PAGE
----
2011 was rough year for investors who traded on fundamental analysis, because unfortunately, the stock markets didn’t trade on fundamentals.Stephen Auth, Federated Investors’ Chief Investment Officer, argues as much. From his note published on Friday:
Looking back to components of our 2011 outlook, we see that we actually got most of the fundamental pieces of our forecast directionally right. The domestic jobs picture remained solid though unspectacular. Auto sales continued to recover nicely. Corporate earnings exceeded our $95 target for the S&P. U.S. states began addressing their fiscal issues and saw their spreads—state bond yields relative to comparable Treasury securities—generally tighten. Even housing starts, while failing to meet our optimistic forecast of 750,000, did rise above the 600,000 annualized pace for the first time since the Great Recession began four years ago.
What we got wrong, more than anything else, was that risk premiums on equities, already high, would go yet higher, driving the market multiple on trailing earnings down yet lower, to 14 on the S&P from nearly 17 at this point last year. We think the key driver of the rise in risk premiums three years after the Lehman bust roiled risk market worldwide was the ongoing drama in Europe…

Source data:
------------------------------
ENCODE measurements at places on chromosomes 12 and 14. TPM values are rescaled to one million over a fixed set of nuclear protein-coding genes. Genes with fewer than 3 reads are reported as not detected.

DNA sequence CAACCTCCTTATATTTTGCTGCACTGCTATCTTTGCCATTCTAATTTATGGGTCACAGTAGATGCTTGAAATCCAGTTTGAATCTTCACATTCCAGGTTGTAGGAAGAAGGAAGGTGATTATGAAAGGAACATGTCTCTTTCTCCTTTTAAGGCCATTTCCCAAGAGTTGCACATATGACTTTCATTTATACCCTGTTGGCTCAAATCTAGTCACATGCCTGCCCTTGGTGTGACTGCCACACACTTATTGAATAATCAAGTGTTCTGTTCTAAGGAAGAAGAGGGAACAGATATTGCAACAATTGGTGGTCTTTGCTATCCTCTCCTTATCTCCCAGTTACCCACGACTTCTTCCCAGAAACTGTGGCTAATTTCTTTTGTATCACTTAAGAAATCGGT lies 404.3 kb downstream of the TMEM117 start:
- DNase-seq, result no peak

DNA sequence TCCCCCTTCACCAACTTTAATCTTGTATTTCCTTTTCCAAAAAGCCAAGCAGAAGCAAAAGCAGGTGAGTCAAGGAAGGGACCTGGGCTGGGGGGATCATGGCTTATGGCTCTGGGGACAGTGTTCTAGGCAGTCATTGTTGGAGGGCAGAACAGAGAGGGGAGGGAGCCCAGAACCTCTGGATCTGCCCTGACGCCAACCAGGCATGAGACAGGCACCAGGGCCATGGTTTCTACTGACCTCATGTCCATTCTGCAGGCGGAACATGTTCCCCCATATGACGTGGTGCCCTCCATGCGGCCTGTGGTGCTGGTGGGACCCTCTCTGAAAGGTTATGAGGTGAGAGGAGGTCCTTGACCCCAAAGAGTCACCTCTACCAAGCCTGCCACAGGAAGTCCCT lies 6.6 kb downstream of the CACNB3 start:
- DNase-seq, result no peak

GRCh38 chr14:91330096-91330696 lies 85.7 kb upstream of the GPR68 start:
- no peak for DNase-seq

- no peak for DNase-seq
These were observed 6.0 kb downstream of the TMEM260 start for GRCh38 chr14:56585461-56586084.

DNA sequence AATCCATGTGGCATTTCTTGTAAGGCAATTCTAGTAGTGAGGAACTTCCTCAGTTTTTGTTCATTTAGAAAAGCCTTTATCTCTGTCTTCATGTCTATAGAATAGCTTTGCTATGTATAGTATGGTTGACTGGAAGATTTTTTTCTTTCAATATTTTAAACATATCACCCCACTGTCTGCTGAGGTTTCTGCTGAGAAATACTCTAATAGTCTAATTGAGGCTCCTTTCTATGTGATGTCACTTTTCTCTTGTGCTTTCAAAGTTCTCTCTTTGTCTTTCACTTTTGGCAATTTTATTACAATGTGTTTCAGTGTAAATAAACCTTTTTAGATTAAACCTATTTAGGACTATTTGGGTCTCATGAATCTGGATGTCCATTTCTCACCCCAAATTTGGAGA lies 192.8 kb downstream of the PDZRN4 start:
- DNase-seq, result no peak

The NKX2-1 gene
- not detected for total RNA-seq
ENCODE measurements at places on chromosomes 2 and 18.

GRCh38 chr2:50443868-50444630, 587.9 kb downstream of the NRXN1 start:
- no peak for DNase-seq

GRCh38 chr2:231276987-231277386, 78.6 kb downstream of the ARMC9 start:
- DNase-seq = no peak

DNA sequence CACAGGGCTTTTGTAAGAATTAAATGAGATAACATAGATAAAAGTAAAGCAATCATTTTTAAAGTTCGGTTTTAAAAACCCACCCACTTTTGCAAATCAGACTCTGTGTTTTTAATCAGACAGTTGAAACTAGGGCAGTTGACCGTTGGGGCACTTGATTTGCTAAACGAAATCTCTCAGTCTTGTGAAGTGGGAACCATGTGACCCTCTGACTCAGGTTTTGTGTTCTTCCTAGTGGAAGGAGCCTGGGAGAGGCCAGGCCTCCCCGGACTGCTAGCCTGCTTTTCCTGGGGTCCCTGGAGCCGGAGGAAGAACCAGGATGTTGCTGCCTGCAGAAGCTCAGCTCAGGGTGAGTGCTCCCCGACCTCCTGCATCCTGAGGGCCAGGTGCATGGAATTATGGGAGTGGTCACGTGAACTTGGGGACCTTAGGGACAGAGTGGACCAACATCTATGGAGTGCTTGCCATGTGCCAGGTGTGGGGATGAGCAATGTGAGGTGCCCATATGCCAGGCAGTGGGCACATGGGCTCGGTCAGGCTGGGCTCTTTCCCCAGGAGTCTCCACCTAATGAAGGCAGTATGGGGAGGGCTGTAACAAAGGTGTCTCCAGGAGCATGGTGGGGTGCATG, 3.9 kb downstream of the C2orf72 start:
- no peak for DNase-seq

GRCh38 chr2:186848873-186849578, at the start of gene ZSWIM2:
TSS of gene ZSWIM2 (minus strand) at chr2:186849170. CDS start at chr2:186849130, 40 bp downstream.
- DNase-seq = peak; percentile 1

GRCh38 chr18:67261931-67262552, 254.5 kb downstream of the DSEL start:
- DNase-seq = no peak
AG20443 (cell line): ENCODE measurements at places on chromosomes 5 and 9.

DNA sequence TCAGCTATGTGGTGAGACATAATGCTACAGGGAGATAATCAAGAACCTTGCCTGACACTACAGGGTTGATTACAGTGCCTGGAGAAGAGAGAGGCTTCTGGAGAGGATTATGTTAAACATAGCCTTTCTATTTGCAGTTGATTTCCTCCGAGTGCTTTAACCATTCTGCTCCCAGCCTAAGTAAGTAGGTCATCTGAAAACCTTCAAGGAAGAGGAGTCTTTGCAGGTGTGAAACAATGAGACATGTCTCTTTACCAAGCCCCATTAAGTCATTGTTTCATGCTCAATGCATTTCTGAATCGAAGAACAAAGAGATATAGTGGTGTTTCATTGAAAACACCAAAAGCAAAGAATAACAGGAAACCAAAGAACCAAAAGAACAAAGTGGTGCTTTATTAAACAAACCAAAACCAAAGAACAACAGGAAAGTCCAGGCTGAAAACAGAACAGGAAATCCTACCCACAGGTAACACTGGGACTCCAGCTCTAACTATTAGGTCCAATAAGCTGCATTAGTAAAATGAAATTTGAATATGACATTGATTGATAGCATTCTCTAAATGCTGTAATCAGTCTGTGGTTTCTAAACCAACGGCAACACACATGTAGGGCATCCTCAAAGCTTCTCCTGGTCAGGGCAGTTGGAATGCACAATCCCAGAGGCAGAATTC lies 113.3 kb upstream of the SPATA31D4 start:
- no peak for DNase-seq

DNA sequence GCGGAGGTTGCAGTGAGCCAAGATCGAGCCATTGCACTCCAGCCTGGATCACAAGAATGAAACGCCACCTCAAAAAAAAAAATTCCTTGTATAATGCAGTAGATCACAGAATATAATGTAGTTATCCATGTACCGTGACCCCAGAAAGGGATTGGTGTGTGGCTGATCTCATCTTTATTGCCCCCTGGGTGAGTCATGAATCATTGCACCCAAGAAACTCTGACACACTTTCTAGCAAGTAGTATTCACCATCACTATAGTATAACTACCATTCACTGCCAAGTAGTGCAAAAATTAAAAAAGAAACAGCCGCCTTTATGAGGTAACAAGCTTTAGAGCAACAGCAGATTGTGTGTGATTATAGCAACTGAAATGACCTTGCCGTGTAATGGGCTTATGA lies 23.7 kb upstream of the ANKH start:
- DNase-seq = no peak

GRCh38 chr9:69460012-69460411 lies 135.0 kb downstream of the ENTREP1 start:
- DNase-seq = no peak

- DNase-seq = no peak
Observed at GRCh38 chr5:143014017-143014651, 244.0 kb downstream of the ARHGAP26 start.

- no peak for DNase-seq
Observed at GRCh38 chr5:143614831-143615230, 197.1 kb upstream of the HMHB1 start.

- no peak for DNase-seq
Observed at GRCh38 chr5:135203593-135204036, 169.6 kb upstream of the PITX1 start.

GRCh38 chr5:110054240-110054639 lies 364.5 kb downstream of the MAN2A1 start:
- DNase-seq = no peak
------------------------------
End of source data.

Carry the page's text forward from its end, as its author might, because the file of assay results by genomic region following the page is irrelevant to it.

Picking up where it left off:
Nevertheless, Auth is sticking to the fundamentals.
Call us Charlie Brown kicking the proverbial football held by his dear friend Lucy, but we are reinstating our 2011 S&P 500 target of 1,450 for 2012. We think this will be powered by the two forces that in 2011 neutralized one another (earnings up, P/Es down) eventually working in unison. We also believe that once this process starts, the upside on equities will be substantially higher than 1,450, though it may take several years to achieve this.
Auth’s 1,450 target assumes EPS of $110, which is above Wall Street strategists’ average estimate.
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